Most of the recommendations seem logical, and all will be adopted or actioned in some form. Peter Horne’s installation as Director of High Performance and David Nucifora’s return from Ireland in an advisory role in August this year have ticked several boxes around high performance already.

Transparency around Wallabies selection will be welcomed by players and fans alike, and if Joe Schmidt can continue his already busy period of interactions and connections with the five Super Rugby Pacific sides, then the points around concerted coordination through the HP programs will be achieved with obvious benefits.

More than 90 people were involved in the review, and the vast majority of players pointed to a lost or broken trust in the Wallabies management hierarchy by the end of the season. The coach heading to Japan when he repeatedly and emphatically said he wasn’t going to will do that. Schmidt being a listener, and all selection slates being wiped clean, is a necessary foundation from which to rebuild that trust.

Certainly, players shouldn’t have to ring the coach to find out if they’ve made a squad or not.

The astonishing levels of self-indulgent spending – which concluded in such a limp, completely uninspiring Australian display at the RWC – meant that RA really had no choice but to release the findings in full.

Other recommendations like governance and coaching program reviews can all happen in the background, and at the appropriate levels, while the players and coaches will get on with the job of recovering from the worst ever Australian campaign at a Rugby World Cup. There are now less than four years before Australia hosts the global tournament itself.

With a new Wallabies coach installed and long-overdue appointments made in the HP space, the rebuild of Australian rugby can begin in earnest. The fact the new Wallabies coach and those long-overdue HP appointments have all worked together in the past is already giving Australian fans confidence that the impact of the rebuild will be obvious and immediate.

Promising showings from all five Australian sides through the first three rounds of Super Rugby Pacific might suggest the impact is already being felt.

But really, the astonishing levels of self-indulgent spending – which concluded in such a limp, completely uninspiring Australian display at the RWC – meant that RA really had no choice but to release the findings of the review in full.

The question from here becomes how Rugby Australia intends to show that those clear lessons from the review will be heeded going forward.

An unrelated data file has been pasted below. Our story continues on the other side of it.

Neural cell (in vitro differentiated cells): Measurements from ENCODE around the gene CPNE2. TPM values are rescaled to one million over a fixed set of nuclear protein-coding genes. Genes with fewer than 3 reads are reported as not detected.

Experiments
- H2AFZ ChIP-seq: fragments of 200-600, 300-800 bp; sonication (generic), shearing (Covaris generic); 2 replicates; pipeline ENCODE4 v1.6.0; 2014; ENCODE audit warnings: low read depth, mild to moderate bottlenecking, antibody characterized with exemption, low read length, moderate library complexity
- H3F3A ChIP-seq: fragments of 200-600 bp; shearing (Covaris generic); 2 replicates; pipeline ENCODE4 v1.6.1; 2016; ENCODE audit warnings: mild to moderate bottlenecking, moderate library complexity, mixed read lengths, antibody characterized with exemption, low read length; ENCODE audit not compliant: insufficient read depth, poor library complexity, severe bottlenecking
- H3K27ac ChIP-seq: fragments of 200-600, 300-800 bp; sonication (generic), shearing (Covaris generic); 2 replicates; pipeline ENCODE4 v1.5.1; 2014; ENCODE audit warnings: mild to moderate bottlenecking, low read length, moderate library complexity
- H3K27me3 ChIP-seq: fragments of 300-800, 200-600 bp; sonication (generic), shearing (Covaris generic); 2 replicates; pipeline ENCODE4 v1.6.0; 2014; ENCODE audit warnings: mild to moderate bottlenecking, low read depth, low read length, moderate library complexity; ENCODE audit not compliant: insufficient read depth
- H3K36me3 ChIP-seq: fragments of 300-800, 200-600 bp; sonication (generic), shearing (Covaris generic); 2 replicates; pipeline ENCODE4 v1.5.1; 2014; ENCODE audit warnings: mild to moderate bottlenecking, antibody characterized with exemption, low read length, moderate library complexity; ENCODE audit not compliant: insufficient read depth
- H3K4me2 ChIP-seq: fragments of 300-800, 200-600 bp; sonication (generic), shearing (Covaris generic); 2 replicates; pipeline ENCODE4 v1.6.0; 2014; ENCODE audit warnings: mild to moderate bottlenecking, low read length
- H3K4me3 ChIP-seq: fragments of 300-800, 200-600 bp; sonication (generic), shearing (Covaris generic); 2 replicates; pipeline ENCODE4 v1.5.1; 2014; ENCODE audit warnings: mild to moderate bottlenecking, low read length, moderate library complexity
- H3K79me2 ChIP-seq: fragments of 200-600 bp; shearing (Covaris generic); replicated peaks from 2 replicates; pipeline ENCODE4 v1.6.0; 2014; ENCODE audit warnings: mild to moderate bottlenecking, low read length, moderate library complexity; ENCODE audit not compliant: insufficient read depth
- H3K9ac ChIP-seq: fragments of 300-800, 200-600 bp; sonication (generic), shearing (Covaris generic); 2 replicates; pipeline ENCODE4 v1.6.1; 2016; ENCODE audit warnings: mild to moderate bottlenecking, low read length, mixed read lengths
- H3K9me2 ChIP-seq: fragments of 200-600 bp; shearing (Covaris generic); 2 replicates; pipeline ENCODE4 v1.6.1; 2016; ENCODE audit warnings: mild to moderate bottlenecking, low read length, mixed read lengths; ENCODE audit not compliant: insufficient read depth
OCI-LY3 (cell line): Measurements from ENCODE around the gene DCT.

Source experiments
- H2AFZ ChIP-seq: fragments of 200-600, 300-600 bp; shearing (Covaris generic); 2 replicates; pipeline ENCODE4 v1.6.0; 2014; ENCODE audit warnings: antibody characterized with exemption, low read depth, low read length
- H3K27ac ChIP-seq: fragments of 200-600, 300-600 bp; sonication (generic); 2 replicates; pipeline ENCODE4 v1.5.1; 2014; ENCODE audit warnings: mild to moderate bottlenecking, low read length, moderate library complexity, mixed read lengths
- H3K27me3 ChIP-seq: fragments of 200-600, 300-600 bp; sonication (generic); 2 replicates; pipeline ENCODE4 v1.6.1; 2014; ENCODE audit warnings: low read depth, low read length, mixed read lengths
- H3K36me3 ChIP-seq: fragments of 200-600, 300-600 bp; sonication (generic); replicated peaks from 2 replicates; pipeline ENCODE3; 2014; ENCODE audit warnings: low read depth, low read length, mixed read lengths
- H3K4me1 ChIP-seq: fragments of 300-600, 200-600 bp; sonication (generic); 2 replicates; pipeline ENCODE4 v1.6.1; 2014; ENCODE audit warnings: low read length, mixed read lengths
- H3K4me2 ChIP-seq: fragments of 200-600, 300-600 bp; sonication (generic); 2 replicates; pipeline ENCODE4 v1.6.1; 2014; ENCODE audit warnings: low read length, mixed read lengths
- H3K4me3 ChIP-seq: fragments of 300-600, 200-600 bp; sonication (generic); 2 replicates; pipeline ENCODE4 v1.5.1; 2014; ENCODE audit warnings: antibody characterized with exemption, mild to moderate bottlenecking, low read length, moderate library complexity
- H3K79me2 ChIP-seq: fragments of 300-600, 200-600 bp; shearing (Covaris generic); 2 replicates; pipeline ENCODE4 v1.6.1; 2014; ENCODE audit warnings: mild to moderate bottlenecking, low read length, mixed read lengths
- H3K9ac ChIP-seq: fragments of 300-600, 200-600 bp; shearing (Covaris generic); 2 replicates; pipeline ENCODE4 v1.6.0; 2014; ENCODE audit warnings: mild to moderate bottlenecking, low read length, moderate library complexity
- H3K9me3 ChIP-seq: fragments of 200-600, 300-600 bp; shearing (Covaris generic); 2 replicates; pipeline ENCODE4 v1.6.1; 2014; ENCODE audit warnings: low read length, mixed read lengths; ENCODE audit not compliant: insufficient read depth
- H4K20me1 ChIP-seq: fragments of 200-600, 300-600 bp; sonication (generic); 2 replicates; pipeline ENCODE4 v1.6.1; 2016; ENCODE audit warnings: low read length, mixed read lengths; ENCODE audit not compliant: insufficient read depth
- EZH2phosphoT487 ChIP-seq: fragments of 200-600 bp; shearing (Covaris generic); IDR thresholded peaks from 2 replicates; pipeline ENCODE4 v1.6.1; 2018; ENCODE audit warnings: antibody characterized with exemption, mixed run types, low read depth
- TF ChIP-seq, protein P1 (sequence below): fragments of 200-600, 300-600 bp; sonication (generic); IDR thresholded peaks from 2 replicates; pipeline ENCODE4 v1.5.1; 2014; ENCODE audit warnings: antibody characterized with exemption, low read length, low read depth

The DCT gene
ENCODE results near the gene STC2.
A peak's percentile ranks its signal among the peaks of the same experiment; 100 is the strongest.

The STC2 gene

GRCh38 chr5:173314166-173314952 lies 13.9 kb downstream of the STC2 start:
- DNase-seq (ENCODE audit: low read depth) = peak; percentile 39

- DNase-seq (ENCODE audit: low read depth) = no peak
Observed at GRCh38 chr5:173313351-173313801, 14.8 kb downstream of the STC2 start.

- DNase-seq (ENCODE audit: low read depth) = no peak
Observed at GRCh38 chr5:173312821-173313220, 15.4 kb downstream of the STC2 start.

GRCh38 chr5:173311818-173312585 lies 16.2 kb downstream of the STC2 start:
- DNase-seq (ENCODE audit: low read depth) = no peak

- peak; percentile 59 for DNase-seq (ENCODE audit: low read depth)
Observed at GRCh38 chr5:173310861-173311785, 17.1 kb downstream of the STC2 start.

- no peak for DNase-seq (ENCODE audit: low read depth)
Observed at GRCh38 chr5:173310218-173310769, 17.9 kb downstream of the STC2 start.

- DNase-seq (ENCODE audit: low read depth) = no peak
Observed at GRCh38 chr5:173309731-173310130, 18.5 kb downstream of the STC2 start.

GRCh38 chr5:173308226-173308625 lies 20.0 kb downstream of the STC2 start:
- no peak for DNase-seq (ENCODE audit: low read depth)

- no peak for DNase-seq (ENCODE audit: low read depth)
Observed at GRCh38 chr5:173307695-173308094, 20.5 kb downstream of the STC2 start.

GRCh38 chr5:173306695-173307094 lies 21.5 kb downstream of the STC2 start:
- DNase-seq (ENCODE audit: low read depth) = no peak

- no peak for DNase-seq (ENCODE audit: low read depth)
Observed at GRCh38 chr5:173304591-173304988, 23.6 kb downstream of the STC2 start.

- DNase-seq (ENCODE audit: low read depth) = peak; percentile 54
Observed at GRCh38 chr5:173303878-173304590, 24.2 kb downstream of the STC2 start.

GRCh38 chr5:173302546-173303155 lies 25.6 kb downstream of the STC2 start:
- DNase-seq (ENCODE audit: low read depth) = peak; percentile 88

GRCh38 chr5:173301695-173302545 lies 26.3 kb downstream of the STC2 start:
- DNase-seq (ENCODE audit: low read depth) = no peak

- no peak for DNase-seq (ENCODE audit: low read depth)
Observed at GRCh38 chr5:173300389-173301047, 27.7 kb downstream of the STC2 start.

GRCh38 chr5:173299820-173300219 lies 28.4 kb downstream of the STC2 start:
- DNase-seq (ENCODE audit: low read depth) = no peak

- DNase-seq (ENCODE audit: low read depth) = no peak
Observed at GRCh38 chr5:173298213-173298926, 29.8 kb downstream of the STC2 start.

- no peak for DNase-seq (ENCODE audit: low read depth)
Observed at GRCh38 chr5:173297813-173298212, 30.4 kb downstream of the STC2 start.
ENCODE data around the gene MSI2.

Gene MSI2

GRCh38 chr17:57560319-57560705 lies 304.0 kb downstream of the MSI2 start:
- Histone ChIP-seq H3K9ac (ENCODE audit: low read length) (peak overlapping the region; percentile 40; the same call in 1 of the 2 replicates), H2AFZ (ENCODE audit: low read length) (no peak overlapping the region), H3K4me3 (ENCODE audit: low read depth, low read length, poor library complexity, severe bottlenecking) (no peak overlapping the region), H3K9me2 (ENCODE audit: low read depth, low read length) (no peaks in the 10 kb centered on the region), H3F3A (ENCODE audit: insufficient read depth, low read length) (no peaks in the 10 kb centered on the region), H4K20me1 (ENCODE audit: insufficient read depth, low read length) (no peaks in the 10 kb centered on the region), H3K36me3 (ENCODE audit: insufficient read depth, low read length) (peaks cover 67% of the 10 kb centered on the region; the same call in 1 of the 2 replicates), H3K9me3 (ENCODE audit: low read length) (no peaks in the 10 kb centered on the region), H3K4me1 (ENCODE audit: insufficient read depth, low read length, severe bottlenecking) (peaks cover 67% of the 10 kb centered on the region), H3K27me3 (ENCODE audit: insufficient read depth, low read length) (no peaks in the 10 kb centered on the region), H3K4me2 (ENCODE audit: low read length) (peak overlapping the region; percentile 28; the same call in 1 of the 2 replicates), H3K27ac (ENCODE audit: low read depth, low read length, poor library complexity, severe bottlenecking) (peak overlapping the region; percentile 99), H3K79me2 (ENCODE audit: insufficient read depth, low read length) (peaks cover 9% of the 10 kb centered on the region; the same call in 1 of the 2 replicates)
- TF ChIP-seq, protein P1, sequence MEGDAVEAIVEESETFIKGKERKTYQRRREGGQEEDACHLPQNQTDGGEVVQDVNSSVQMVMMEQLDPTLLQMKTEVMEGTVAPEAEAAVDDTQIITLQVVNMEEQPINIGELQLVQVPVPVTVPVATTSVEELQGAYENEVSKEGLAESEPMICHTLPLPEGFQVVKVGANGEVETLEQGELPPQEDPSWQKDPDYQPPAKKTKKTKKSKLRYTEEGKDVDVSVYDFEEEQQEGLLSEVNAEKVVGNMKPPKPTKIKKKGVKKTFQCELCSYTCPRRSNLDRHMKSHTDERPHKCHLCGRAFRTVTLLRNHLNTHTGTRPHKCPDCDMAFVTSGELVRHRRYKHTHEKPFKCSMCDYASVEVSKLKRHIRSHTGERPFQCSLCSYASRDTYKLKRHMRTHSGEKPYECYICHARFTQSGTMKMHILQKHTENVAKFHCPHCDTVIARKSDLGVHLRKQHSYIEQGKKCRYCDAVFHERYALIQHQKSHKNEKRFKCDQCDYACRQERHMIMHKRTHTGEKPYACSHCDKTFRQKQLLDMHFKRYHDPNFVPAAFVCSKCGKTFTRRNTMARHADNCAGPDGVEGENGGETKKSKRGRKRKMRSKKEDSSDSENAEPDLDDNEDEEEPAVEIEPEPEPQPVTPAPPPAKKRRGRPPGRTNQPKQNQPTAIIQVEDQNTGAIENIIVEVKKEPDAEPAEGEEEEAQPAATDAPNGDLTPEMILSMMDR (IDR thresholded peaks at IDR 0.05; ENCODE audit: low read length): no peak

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Comments

24 Comments
N
Nick 128 days ago

My question in all this brett is who is going to wear the consequences of these actions? Surely just getting the sack isn’t sufficient? A teenager working the till at woolies would probably get taken to court if they took $20 out of the till. You mean to tell me that someone can spend $2.6 million and get away with it? Where was it spent? What companies/people were the beneficiaries etc? How is it just being talked about as an ‘oopsie’ and we all just move on and not a matter of the court for gross negligence, fraud, take your pick…

c
cs 132 days ago

Hi Brett, so this is where you hang out these days. I’ve been missing you over at the other place.

The juice bit for me is how it gives the lie to the stuff about going for youth with a view to 2027. The wild expenditure suggests Hamish was desperate to go deep.

This opens a window on many interesting questions. What was the real reason for axing experience, defying the world cup wisdom of multitudes? Was the youth/2027 a deliberatly disingenuous cover story for a desperate bid? Or was it a true aim at first, but Hamish panicked at the hurdle as the foolhardiness became apparent and started chucking out money desperately, aware he had led the show into the ground?

Best wishes

R
RobC 133 days ago

Hi BeeMc. This is interesting. The extent of the breach of trust, and control. Its amazing

J
John 133 days ago

2.6m AUS spent on flights, hotels, dinners and embarassing losses…sounds about right

T
Trevor 133 days ago

Thanks Brett. 2023 has been and gone but still lingering is how secretive RA and ARU before them have been.

I remember when CEO Pulver laid out his 5 year plan but I don’t recall any achievement from the “5 Year Plan”…. But nothing was said about it.

Rennie really never had a chance. The moment he commenced his HC role, the effects of Covid reared its head with travelling bans put in placr and the ability to move even intercity was not easy.

Good luck to Joe Schmidt as he embarks upon restoring the Wallabies credibilty. Aussie rugby fans need to cut Schmidt some slack, at least allow him to settle in for 2023 and look forward for marked improvement in 2025 and the Lions challenge downunder.

M
Mitch 133 days ago

The damage the undynamic and toxic duo named Hamish and Eddie did to rugby last year will be felt for years to come. Hamish’s snobbery of league to go with his and Eddie’s belief that league players will be able to fix rugby’s issues here have blown up in rugby’s face. It’s now open season in terms of league trying to poach rugby players. Marky Mark is gone and who knows if Petaia and Jorgensen join him in the 13 a side game.